The Leonard Lab is committed to enabling an emerging paradigm of design-driven medicine by integrating synthetic biology with systems biology to address pressing challenges in medicine and biotechnology. Our long-term areas of interest include:

Engineering programmable mammalian cell-based therapies
We are pioneering the design of novel cell-based devices that can be programmed to manipulate and detect changes in human physiology. This approach promises to transform our ability to implement customizable therapeutic and diagnostic strategies, to address unmet medical needs, and ultimately to create safe, effective, and long-lasting therapeutic benefits for a wide variety of diseases.
Enabling design-driven engineering of living systems
We develop biotechnology platforms and computational tools that enable bioengineers to compose sophisticated biological programs in living cells. Realizing this vision of applying the design-build-test-learn paradigm to living cells requires advancing frontiers of synthetic biology to enable building, characterizing, and analyzing cellular functions. These efforts involve close, integrated collaboration between computational and experimental teams.
Understanding immune function and immunotherapies through systems biology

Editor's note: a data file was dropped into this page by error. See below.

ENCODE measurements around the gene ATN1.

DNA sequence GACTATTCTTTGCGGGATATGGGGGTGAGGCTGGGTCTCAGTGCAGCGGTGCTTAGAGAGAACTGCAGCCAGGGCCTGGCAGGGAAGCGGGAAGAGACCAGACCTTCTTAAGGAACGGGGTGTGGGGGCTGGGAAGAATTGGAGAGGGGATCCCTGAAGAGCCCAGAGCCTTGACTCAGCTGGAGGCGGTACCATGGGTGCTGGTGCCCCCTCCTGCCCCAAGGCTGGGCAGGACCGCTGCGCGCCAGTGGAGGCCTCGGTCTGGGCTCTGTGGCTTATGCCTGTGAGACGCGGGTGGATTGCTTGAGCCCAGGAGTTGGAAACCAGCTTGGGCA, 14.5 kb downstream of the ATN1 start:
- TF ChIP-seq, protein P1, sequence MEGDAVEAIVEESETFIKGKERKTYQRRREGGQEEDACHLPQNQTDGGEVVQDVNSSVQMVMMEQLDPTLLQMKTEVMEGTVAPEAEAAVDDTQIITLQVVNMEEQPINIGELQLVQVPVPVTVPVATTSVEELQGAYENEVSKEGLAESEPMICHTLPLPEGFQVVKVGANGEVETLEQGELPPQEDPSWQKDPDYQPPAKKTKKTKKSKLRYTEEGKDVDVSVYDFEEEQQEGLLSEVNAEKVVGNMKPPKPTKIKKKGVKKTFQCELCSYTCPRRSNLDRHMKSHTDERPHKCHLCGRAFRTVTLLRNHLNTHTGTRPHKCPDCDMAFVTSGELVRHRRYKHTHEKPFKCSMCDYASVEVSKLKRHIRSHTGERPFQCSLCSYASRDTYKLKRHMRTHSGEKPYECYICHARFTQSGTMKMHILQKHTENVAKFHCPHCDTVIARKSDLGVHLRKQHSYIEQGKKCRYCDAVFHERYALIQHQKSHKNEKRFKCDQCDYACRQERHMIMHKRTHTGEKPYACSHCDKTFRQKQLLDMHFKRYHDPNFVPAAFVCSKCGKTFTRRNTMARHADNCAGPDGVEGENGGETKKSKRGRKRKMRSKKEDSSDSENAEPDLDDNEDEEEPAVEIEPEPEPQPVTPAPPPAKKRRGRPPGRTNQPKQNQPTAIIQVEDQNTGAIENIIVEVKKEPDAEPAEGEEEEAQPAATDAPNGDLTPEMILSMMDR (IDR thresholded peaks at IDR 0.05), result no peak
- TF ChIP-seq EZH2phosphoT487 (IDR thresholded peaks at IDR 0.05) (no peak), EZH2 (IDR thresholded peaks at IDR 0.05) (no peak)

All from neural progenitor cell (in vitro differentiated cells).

We seek to understand and therapeutically manipulate immune function, with a particular focus on interactions that occur between the immune system and cancer. Tumors establish dysfunctional immunological microenvironments which pose a barrier to therapeutic intervention. We use quantitative experimental methods and computational modeling to both understand how these complex multicellular networks operate and to design therapeutic strategies that can correct dysfunctional network states.
Harnessing extracellular vesicles as therapeutic delivery vehicles
All cells exchange biomolecules via lipid nanovesicles known as exosomes or extracellular vesicles (EVs). EV-mediated delivery of RNA and protein results in functional modulation of the recipient cell, which can alter disease processes in vivo and may be harnessed to deliver biomolecules for therapeutic applications. We develop technologies enabling bioengineers to build customized EVs that serve as bespoke therapeutic delivery vehicles.
Probing and modulating bacterial metabolism via synthetic biosensors
In efforts to engineer microbial factories, screening and optimizing metabolic pathways remain rate-limiting steps. Metabolite-responsive biosensors may help to address these persistent challenges by enabling the monitoring of metabolite levels in individual cells and the implementation of metabolite-responsive feedback control. Given the limited pool of naturally-evolved biosensors, we are pioneering bottom-up strategies for building metabolite-responsive transcriptional regulators.

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